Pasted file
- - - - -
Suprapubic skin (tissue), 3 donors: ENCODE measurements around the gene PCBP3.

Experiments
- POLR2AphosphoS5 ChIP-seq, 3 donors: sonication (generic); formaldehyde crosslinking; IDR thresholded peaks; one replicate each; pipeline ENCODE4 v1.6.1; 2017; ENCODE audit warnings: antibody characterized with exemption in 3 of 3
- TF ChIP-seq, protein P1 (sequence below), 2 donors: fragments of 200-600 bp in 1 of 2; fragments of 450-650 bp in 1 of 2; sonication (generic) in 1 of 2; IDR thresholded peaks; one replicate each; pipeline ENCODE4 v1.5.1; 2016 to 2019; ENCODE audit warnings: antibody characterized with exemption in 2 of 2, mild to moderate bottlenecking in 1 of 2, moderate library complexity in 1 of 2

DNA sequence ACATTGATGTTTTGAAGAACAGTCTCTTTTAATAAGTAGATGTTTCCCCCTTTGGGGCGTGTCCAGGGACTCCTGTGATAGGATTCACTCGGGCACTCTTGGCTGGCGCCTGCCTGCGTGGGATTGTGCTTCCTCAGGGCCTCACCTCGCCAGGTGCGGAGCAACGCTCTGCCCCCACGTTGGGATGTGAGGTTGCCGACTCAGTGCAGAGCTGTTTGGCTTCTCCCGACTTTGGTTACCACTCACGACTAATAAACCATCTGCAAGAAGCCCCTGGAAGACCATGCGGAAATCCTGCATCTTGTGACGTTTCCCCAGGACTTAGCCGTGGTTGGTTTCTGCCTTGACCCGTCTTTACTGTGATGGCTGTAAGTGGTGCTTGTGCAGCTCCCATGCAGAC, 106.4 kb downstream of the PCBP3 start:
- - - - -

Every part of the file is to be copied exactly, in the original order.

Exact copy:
Suprapubic skin (tissue), 3 donors: ENCODE measurements around the gene PCBP3.

Experiments
- POLR2AphosphoS5 ChIP-seq, 3 donors: sonication (generic); formaldehyde crosslinking; IDR thresholded peaks; one replicate each; pipeline ENCODE4 v1.6.1; 2017; ENCODE audit warnings: antibody characterized with exemption in 3 of 3
- TF ChIP-seq, protein P1 (sequence below), 2 donors: fragments of 200-600 bp in 1 of 2; fragments of 450-650 bp in 1 of 2; sonication (generic) in 1 of 2; IDR thresholded peaks; one replicate each; pipeline ENCODE4 v1.5.1; 2016 to 2019; ENCODE audit warnings: antibody characterized with exemption in 2 of 2, mild to moderate bottlenecking in 1 of 2, moderate library complexity in 1 of 2

DNA sequence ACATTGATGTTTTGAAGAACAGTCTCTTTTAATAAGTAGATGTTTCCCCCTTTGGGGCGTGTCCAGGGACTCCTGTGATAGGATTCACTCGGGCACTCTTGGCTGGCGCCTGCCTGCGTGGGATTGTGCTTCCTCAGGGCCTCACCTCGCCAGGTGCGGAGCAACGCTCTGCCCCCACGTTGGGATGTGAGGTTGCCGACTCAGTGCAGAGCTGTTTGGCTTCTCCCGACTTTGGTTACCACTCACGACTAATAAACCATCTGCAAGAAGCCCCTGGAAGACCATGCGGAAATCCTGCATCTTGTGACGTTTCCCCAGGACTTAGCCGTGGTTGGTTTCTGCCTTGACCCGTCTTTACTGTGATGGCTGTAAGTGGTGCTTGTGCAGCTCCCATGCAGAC, 106.4 kb downstream of the PCBP3 start: